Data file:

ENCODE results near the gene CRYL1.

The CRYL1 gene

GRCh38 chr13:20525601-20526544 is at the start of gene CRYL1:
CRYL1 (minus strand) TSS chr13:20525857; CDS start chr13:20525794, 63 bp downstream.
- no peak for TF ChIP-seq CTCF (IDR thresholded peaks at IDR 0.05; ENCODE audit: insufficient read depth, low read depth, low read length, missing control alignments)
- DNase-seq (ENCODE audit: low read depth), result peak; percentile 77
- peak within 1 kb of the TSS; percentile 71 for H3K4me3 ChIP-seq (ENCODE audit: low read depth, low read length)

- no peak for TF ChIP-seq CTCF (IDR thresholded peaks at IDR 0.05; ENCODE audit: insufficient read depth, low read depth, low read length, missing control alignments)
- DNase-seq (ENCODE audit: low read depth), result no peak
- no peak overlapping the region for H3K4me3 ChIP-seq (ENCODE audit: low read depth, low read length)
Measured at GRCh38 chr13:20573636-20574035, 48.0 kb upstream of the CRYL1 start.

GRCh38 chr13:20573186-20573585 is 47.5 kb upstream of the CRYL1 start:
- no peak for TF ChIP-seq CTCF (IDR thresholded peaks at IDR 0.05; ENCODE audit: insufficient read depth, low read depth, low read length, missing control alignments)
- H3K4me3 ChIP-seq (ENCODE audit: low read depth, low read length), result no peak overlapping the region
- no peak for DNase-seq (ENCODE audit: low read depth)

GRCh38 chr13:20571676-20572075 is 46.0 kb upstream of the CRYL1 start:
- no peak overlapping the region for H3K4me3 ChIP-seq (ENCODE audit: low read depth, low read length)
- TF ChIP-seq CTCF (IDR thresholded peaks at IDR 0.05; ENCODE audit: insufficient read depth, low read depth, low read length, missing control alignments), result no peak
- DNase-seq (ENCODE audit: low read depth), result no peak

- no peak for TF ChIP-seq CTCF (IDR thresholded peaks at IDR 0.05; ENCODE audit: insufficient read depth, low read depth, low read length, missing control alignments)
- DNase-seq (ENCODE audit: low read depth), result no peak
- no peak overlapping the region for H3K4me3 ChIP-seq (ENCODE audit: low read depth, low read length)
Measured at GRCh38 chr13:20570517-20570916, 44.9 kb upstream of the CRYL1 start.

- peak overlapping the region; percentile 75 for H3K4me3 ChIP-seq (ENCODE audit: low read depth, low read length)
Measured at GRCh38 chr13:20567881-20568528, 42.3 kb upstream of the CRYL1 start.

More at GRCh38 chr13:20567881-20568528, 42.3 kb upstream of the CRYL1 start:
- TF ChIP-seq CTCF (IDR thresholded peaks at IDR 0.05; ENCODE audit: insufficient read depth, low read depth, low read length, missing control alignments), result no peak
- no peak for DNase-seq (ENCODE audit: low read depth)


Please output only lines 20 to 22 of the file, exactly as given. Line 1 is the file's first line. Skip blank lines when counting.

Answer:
- no peak for TF ChIP-seq CTCF (IDR thresholded peaks at IDR 0.05; ENCODE audit: insufficient read depth, low read depth, low read length, missing control alignments)
- DNase-seq (ENCODE audit: low read depth), result no peak
- no peak overlapping the region for H3K4me3 ChIP-seq (ENCODE audit: low read depth, low read length)